A Tale of Life, Death and Healthcare in the Information Age
- Why does it always have to be me who sorts these things out?
Friday morning. In the past twenty four hours, Bonnie Henderson had rehearsed opening arguments in a high court suit against WaitburyCo (Finance) Plc (the case popularly known as the Doughnut Trial), received news of her father's accident, found friends to take care of Giles and Tamarind for a bank holiday weekend and spent three hours in the back of a taxi driven by a woman displaying considerably less intelligence than her dashboard routefinder.
On arriving at the Winchester High Dependency Centre she authorised the ending of life-support to George, completed a hundred forms to do with transplants, access to her father's medical records, indemnifying the hospital against professional negligence, accepting liability for ambulance fees and receipt of her father's clothing and jewelry. Somewhere along the way, George had been pronounced dead.
On top of all that, handling the ebullience of her late father's fellow Hells Angels chapter-members in the mortuary was child's play. She had declined an invitation to the wake and the offer of a lift to the railway station on a Harley Davidson, preferring to walk down alone in the summer dawn.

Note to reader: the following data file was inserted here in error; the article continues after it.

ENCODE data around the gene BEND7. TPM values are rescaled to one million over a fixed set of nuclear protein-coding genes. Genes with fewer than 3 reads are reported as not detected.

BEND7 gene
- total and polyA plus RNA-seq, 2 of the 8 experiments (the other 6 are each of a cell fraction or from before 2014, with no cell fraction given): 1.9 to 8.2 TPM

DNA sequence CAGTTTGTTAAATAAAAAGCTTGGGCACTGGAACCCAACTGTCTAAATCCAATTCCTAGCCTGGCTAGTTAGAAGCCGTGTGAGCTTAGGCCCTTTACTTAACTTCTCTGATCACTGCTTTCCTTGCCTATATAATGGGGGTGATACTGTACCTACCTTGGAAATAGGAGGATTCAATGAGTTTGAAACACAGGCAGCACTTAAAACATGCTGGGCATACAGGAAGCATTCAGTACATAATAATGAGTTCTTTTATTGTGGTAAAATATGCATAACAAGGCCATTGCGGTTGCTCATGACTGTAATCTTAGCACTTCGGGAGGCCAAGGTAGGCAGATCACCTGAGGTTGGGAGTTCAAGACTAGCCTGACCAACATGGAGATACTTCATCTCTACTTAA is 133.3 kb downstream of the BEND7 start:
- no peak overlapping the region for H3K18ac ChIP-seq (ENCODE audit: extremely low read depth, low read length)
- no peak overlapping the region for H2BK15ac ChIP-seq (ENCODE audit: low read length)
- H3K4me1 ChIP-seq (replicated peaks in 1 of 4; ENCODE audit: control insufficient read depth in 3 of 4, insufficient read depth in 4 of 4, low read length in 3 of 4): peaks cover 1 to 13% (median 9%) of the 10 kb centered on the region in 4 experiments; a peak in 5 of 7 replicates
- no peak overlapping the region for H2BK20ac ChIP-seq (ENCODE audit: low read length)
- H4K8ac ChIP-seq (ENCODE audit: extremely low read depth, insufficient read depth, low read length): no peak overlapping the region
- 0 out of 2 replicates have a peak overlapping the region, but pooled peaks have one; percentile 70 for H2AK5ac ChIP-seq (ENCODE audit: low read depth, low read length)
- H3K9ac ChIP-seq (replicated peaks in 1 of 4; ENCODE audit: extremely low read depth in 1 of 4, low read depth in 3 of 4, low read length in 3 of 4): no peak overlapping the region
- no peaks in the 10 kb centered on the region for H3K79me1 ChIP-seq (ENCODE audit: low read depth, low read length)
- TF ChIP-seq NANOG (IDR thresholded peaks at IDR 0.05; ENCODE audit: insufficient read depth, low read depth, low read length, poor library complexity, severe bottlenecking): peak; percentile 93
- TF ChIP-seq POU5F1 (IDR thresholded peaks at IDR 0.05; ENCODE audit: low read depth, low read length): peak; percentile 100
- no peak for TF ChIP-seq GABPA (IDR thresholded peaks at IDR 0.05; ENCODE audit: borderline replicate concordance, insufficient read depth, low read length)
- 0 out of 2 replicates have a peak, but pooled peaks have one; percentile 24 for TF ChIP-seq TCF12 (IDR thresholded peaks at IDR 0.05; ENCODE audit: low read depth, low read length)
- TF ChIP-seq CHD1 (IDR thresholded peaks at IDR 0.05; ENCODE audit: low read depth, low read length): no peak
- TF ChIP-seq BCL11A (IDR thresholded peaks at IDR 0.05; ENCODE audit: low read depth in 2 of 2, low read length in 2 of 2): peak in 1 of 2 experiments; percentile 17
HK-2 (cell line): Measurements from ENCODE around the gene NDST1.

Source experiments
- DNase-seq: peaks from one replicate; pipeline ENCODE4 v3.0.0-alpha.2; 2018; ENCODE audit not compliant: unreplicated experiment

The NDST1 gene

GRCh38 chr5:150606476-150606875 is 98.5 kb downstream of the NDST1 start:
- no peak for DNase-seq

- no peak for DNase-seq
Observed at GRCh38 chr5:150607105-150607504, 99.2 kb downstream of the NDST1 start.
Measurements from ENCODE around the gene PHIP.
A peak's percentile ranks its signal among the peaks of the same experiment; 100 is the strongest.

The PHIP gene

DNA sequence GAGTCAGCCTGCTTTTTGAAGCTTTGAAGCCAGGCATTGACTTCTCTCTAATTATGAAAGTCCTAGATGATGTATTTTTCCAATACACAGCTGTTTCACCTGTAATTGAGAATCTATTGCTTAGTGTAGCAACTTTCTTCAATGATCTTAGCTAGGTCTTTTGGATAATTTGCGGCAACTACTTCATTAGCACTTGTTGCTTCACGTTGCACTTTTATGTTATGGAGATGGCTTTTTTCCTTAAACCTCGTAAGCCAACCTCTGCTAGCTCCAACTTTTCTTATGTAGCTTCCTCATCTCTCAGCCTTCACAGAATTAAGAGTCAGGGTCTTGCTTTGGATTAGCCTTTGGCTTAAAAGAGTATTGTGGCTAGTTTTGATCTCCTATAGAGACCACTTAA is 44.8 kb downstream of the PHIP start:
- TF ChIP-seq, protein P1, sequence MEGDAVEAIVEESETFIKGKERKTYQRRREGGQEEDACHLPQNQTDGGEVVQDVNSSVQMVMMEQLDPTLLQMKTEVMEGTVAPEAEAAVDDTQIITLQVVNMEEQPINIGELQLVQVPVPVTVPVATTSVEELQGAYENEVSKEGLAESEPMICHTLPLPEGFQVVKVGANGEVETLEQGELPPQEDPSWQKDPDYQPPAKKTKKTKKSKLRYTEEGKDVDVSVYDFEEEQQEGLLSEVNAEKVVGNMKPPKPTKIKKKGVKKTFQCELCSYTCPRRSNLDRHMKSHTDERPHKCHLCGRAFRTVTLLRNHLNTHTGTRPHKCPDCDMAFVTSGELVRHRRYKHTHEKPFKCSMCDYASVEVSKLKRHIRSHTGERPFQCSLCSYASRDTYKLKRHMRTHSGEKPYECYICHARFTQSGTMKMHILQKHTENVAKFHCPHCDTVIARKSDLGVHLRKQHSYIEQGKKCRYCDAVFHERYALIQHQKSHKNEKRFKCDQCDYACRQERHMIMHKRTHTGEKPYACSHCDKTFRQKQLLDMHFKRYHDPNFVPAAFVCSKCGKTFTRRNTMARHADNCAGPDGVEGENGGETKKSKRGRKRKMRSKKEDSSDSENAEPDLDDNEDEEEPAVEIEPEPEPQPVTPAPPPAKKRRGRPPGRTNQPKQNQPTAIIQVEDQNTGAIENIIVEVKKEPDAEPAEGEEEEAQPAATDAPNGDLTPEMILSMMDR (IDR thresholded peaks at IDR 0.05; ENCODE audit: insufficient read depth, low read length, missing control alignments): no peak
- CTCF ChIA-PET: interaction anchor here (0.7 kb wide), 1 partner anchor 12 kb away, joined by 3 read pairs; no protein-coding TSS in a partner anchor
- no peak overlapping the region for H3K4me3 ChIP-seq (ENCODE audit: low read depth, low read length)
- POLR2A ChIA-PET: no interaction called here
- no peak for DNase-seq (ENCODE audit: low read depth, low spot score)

She was home in Brixton, south London, by 9am, ready to start breaking the news.
Somewhere in her bedroom was a carton of Chinese cigarettes, which her (estranged) husband Dale had smuggled in from Guangdong, one of the few rich countries that still allowed tobacco companies to operate without punitive tariffs. She'd had the box for a month without opening it.
- I won't give the him the satisfaction of killing me.
But, in the circumstances, her resolve was weakening fast. Instead, she made a pot of ganja tea (a present from the neighbours' greenhouse) and picked up the telephone.
Who to tell first? Nan - George's mother, Barbara - was still alive, looked after in her sheltered Telecare flat. But the news would be a terribly blow. Ironically, George had killed himself just as the rift between the two generations, dating from the 1960s, was ending. He had taken to calling at his mother's for tea and reminiscences. She should really be the first to know, but...
No, I couldn't tell her on the phone, I'll have to go and see her, later today or tomorrow.
Trish, Bonnie's mother, separated from George for nearly 30 years, was a more logical choice. She could be reached at work. Then there was Dale, the children, and heaven knows who else. So far as Bonnie knew, George had had no other children, but heaven knew what might crawl out of the woodwork.
There wasn't even a lawyer to unload the details onto. Since qualifying, Bonnie had handled most of her father's legal affairs, mainly consisting of brushes with the forces of law and order.
Instead of family, however, Bonnie clicked on a number in Smolensk, Russia. Her friend Anna, whose daughter shared Tamarind's genetic predisposition for diabetes and was a stalwart of the international Web site for parents in that position, would know what to do.
Although they had never met in person - Anna was due to visit London that October for the first time - Bonnie felt an instinctive bond. Anna would understand. She was a doctor, after all.